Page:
year = "2014",
month = "1",
day = "12",
doi = "10.7860/JCDR/2014/6593.3950",
language = "English",
volume = "8",
pages = "199--202",
journal = "Journal of Clinical and Diagnostic Research",
issn = "2249-782X",
publisher = "Journal of Clinical and Diagnostic Research",
number = "1",

}

Leptospirosis diagnosis : Competancy of various laboratory tests. / Budihal, Suman Veerappa; Perwez, Khalid.

In: Journal of Clinical and Diagnostic Research, Vol. 8, No. 1, 12.01.2014, p. 199-202.

Research output: Contribution to journalReview article

TY - JOUR

T1 - Leptospirosis diagnosis

T2 - Competancy of various laboratory tests

AU - Budihal, Suman Veerappa

AU - Perwez, Khalid

PY - 2014/1/12

Y1 - 2014/1/12

N2 - Leptospira can be found in virtually all tropical and temperate areas of the world and is presumed to be the most wide spread zoonoses in the world.Humans contact leptospirosis through mucosal or percutaneous exposure to leptospires in environments contaminated by the urine of chronically infected animal sources.Despite being common, the diagnosis of leptospirosis is often not made unless a patient presents with textbook manifestations of the so called Weil's disease, such as fever plus jaundice, renal failure and pulmonary haemorrhage. Leptospiral infection often has minimal or no clinical manifestations; of the cases in which fever develops, as many as 90% are undifferentiated febrile illnesses. Because of the variety of clinical symptoms seen in the symptomatic cases, leptospirosis at its onset is often misdiagnosed as aseptic meningitis, influenza, hepatic disease or fever (pyrexia) of unknown origin. Moreover, clinicians may fail to recognize that transmission of leptospirosis can occur in the urban setting because it is incorrectly perceived to be a rural disease. Therefore, diagnosis is based on laboratory tests rather than on clinical symptoms alone. In developing countries, laboratory facilities may be inadequate for diagnosis despite a high prevalence of the disease. Of substantial clinical importance, the syndrome of leptospiral pulmonary haemorrhage has emerged in recent years, in diverse places around the world.

AB - Leptospira can be found in virtually all tropical and temperate areas of the world and is presumed to be the most wide spread zoonoses in the world.Humans contact leptospirosis through mucosal or percutaneous exposure to leptospires in environments contaminated by the urine of chronically infected animal sources.Despite being common, the diagnosis of leptospirosis is often not made unless a patient presents with textbook manifestations of the so called Weil's disease, such as fever plus jaundice, renal failure and pulmonary haemorrhage. Leptospiral infection often has minimal or no clinical manifestations; of the cases in which fever develops, as many as 90% are undifferentiated febrile illnesses. Because of the variety of clinical symptoms seen in the symptomatic cases, leptospirosis at its onset is often misdiagnosed as aseptic meningitis, influenza, hepatic disease or fever (pyrexia) of unknown origin. Moreover, clinicians may fail to recognize that transmission of leptospirosis can occur in the urban setting because it is incorrectly perceived to be a rural disease. Therefore, diagnosis is based on laboratory tests rather than on clinical symptoms alone. In developing countries, laboratory facilities may be inadequate for diagnosis despite a high prevalence of the disease. Of substantial clinical importance, the syndrome of leptospiral pulmonary haemorrhage has emerged in recent years, in diverse places around the world.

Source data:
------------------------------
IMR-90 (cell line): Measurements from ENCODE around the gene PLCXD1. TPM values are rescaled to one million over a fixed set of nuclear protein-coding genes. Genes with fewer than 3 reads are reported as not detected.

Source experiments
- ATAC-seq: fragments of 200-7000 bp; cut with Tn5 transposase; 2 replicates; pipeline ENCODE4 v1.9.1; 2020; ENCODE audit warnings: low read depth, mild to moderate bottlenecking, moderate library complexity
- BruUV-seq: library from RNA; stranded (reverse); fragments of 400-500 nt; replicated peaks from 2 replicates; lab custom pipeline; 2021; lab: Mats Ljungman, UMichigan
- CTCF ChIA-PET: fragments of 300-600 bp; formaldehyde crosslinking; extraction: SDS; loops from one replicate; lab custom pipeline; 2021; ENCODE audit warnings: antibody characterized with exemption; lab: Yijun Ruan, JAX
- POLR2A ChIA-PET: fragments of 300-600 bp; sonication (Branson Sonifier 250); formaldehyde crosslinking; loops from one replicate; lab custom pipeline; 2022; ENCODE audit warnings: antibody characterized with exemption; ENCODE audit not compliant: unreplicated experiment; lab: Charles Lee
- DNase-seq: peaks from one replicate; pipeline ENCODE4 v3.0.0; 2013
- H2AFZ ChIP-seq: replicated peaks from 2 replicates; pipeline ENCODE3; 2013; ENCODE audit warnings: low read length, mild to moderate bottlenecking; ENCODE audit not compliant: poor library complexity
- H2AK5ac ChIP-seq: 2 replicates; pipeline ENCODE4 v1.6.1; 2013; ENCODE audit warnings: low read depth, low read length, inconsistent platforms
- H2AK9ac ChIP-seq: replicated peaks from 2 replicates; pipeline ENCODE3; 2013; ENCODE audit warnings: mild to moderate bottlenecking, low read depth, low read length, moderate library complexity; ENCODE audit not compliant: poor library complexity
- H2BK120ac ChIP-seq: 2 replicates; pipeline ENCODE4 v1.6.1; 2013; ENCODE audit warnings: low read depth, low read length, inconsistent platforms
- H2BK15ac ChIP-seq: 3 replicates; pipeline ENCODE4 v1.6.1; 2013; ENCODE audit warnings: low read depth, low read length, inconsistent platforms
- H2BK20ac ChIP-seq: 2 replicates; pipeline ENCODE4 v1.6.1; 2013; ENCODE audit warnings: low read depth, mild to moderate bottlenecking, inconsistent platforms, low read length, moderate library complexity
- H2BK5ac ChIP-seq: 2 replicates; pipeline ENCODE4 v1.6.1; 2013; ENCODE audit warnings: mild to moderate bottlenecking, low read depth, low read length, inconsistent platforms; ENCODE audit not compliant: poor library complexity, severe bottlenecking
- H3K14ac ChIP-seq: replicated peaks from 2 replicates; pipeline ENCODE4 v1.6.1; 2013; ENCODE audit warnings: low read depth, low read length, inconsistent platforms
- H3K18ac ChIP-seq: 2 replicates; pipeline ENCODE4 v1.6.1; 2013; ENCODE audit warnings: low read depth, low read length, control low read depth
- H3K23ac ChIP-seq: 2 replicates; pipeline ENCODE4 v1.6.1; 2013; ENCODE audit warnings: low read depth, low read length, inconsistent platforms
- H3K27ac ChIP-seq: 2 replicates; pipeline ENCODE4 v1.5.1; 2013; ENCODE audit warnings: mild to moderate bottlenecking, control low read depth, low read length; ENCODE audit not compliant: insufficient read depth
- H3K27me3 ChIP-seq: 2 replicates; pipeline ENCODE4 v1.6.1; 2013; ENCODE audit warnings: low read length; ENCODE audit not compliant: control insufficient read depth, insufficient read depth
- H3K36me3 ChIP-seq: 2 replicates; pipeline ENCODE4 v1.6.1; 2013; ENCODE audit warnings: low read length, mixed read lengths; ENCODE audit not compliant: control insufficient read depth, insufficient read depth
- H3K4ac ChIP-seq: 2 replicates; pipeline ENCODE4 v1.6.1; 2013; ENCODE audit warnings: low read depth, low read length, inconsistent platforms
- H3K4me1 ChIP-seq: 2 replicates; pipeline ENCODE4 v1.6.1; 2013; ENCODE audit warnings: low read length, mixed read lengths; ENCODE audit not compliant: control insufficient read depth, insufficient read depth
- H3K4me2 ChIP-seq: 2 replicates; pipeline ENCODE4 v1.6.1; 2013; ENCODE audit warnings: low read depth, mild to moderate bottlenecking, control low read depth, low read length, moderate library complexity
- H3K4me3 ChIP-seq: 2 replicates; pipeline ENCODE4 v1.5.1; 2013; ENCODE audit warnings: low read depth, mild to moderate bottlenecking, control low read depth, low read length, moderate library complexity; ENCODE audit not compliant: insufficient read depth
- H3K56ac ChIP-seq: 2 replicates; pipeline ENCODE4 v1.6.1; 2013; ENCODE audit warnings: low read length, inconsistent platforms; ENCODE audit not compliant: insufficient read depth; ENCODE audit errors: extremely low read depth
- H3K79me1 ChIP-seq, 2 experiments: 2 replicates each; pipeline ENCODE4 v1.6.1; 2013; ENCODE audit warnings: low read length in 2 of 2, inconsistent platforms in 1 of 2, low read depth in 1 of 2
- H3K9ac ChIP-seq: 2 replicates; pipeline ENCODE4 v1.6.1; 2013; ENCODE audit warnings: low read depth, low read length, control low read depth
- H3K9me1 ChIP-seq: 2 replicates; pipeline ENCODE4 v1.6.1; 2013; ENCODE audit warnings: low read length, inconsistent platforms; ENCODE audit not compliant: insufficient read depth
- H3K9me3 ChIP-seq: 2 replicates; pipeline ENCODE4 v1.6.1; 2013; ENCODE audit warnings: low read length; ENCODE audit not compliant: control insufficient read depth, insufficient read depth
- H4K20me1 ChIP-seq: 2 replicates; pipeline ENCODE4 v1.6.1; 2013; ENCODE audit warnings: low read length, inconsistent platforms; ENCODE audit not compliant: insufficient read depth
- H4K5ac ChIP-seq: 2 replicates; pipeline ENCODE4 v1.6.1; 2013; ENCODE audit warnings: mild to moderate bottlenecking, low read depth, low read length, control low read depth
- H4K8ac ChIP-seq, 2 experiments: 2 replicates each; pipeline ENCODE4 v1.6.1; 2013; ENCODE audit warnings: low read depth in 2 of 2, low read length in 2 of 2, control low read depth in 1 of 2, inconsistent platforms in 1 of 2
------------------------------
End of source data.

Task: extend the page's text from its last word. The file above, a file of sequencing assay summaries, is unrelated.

UR - http://www.scopus.com/inward/record.url?scp=84892719126&partnerID=8YFLogxK

UR - http://www.scopus.com/inward/citedby.url?scp=84892719126&partnerID=8YFLogxK

U2 - 10.7860/JCDR/2014/6593.3950

DO - 10.7860/JCDR/2014/6593.3950

M3 - Review article

VL - 8

SP - 199

EP - 202

JO - Journal of Clinical and Diagnostic Research

JF - Journal of Clinical and Diagnostic Research

SN - 2249-782X

IS - 1

ER -